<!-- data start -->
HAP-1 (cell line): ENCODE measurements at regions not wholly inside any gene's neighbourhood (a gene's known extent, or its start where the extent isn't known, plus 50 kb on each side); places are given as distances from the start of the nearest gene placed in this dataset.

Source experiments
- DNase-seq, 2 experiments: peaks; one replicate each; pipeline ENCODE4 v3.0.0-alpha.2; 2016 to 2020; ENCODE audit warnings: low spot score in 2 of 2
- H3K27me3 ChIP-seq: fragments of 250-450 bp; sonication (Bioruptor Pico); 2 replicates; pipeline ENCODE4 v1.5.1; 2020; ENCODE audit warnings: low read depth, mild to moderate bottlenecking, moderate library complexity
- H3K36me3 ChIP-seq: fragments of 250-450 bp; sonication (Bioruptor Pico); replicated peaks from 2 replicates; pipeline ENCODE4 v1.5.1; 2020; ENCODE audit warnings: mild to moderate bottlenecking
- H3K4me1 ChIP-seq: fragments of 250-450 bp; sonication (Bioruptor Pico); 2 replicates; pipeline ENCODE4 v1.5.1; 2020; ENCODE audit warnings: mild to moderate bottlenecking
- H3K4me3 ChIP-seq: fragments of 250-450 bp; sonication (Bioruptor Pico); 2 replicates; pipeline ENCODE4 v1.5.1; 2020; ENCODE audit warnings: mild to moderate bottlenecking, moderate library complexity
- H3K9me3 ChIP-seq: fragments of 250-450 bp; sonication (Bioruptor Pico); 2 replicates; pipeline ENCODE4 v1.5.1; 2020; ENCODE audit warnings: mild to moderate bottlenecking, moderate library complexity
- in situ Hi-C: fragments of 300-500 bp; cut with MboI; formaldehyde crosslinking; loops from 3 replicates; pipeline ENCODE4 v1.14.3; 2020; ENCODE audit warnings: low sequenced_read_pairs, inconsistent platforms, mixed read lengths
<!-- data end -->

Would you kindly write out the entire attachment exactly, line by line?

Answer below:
HAP-1 (cell line): ENCODE measurements at regions not wholly inside any gene's neighbourhood (a gene's known extent, or its start where the extent isn't known, plus 50 kb on each side); places are given as distances from the start of the nearest gene placed in this dataset.

Source experiments
- DNase-seq, 2 experiments: peaks; one replicate each; pipeline ENCODE4 v3.0.0-alpha.2; 2016 to 2020; ENCODE audit warnings: low spot score in 2 of 2
- H3K27me3 ChIP-seq: fragments of 250-450 bp; sonication (Bioruptor Pico); 2 replicates; pipeline ENCODE4 v1.5.1; 2020; ENCODE audit warnings: low read depth, mild to moderate bottlenecking, moderate library complexity
- H3K36me3 ChIP-seq: fragments of 250-450 bp; sonication (Bioruptor Pico); replicated peaks from 2 replicates; pipeline ENCODE4 v1.5.1; 2020; ENCODE audit warnings: mild to moderate bottlenecking
- H3K4me1 ChIP-seq: fragments of 250-450 bp; sonication (Bioruptor Pico); 2 replicates; pipeline ENCODE4 v1.5.1; 2020; ENCODE audit warnings: mild to moderate bottlenecking
- H3K4me3 ChIP-seq: fragments of 250-450 bp; sonication (Bioruptor Pico); 2 replicates; pipeline ENCODE4 v1.5.1; 2020; ENCODE audit warnings: mild to moderate bottlenecking, moderate library complexity
- H3K9me3 ChIP-seq: fragments of 250-450 bp; sonication (Bioruptor Pico); 2 replicates; pipeline ENCODE4 v1.5.1; 2020; ENCODE audit warnings: mild to moderate bottlenecking, moderate library complexity
- in situ Hi-C: fragments of 300-500 bp; cut with MboI; formaldehyde crosslinking; loops from 3 replicates; pipeline ENCODE4 v1.14.3; 2020; ENCODE audit warnings: low sequenced_read_pairs, inconsistent platforms, mixed read lengths